Spanish expressions: “Ponerse nervioso…”, “dar miedo…”, “enojarse…”

spanish expressions ponerse nervioso 1

Transitive verbs or “verbos transitivos” as we call them in Spanish are those verbs that help us express that the effect of an action relies on “something else”.

Some of these verbs are “comprar” and “dar” which aren’t quite useful if we don’t add a direct complement or a direct object to the sentence.

For example, in the sentence “mi hermana da clases”, the verb “dar” affects the direct object clases”.

If we remove the DO, the whole sentence would lose its meaning as “dar” would affect nothing.

“Ponerse nervioso”, “dar miedo”, and “enojarse” are some transitive expressions we frequently use in Spanish. They all talk about our mood or someone else’s mood. Consequently, they may help us express how we feel in some situations.

In this brief explanation, we will show you how to use all of them.

How to use “ponerse nervioso”

“Ponerse nervioso” comes from the combination of a reflexive verb and an adjective. “Ponerse” is the reflexive form of “poner”.

This expression has several meanings. But, in most cases, we use it as an equivalent to “to get nervous”.

Building sentences using “ponerse nervioso” is quite simple. We must be aware that we are using an adjective. So, we would use “nervioso” for singular masculine nouns, and “nerviosa” for singular feminine nouns.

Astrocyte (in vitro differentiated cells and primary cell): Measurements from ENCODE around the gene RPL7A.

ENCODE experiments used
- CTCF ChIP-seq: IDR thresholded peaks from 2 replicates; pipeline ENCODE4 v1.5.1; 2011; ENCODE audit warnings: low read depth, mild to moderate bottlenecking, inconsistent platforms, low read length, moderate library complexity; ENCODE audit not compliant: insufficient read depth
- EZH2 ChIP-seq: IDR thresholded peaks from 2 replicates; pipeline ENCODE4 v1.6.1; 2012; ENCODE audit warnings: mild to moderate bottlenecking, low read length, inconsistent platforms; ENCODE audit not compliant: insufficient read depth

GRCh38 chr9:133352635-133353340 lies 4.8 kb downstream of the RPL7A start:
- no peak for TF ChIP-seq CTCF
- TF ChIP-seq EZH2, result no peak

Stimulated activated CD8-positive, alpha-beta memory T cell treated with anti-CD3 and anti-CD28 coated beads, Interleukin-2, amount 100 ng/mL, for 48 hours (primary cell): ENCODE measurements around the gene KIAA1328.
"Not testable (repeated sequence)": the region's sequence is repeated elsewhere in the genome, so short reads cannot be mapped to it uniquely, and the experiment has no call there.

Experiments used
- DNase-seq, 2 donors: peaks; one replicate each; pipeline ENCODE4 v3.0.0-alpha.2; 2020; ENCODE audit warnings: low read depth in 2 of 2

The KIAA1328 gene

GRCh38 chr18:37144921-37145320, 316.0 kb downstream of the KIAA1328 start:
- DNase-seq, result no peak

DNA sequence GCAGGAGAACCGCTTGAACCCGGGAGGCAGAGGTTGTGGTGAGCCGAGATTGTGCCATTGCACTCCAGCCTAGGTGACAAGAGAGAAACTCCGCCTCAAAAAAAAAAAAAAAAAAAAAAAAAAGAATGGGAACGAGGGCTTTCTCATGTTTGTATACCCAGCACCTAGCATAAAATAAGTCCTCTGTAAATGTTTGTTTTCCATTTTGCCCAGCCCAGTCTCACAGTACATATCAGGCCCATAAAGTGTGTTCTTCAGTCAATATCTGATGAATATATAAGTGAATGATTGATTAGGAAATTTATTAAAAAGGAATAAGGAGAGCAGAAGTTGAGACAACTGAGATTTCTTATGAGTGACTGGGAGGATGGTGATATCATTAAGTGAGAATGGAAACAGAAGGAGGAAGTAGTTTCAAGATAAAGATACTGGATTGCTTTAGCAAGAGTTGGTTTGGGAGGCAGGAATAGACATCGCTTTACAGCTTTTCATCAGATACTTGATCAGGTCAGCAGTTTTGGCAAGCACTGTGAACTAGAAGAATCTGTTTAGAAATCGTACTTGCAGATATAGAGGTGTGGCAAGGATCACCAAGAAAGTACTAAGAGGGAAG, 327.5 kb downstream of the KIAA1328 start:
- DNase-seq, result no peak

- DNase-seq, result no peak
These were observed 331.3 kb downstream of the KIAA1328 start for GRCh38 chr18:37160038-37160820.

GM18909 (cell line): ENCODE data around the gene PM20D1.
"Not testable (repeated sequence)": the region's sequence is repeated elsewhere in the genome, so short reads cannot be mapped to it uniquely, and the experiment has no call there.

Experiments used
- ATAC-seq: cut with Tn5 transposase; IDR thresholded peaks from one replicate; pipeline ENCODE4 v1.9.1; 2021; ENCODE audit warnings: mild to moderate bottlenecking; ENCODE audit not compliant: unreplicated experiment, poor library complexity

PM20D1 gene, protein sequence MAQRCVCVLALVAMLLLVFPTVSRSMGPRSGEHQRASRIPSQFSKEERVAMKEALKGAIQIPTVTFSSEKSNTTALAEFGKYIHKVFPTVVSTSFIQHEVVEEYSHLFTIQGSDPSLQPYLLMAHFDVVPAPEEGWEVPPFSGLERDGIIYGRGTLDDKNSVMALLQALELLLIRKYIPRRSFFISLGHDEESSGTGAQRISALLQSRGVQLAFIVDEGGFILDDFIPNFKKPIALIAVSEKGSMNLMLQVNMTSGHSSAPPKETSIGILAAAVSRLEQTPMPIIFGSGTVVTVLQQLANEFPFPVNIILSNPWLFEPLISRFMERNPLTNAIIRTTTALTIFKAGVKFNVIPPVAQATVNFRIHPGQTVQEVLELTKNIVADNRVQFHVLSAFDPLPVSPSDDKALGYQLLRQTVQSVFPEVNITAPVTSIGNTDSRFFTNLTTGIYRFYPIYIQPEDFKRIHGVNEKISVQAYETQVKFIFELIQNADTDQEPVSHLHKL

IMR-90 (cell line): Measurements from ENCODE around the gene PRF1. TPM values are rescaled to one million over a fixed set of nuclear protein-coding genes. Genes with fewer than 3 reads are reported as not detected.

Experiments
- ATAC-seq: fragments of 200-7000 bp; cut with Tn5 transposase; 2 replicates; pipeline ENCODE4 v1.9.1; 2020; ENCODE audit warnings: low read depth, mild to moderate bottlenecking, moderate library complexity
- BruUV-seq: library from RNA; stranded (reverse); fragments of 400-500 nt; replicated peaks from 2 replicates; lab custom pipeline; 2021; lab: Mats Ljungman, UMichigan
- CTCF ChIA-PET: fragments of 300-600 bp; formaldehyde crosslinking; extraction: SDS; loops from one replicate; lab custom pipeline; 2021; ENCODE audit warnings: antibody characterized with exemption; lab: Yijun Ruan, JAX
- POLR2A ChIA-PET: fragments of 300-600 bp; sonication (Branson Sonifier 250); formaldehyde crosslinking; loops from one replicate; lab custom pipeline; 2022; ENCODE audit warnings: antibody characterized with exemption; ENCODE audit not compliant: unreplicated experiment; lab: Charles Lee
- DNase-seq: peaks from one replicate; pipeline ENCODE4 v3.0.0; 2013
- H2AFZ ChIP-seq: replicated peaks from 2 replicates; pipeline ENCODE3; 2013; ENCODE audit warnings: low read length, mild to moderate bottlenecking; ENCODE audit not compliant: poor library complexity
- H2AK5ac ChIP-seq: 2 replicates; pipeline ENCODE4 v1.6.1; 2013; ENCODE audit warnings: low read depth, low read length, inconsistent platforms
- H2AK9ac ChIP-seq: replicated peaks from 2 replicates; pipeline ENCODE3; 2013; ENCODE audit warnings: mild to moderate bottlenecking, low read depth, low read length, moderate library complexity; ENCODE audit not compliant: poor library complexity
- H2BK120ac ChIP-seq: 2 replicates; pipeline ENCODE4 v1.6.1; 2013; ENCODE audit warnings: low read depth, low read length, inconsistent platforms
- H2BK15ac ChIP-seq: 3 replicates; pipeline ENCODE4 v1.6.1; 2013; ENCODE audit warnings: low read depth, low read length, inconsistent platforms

Likewise, we would use “nerviosos” for plural masculine nouns, “nerviosas” for plural feminine nouns. Please note that using the plural form of “nervioso” will require to use of the plural form of “ponerse”.

When we say that we are nervous, it might mean two things. First, that we are irritated, and second, that we are in a tense mood or worried. Although we could use “ponerse nervioso” to express many things, we will always use almost the same formula.

The most common one is shown below:

Subject + “ponerse nervioso” + connection word + complement.

Let’s see a few examples to get a clearer picture of how to use “ponerse nervioso”:

Marcos se pone muy nervioso cuando habla en público.

Marcos gets very nervous when he speaks in public

Se puso nerviosa cuando le preguntaron por su divorcio.

She got uptight when they asked her about her divorce.

Por lo general, me pongo nervioso cuando alguien me lleva la contraria.

Generally, I get worked up whenever someone disagrees with me.

Ella es perfeccionista y se pone nerviosa si alguien se equivoca.

She’s a perfectionist and gets nervous when someone makes a mistake.

María y Juan deberían dejar de discutir de esa manera. Sus hijos se ponen nerviosos cuando los ven.

María and Juan should stop arguing like that. Their kids get agitated when they see them.

As you may see, we usually use prepositions as connection words. We can conjugate “ponerse” in any time tense depending on what we want to express.

How to use “dar miedo”

Just like “ponerse nervioso”, “dar miedo” is a transitive verb phrase. It means “to cause fear to”.

Depending on the context and the way we use it, we could translate it to “to scare” or “to frighten”. If we are having a colloquial conversation, we can even use “dar miedo” as an equivalent to “to give the chills”.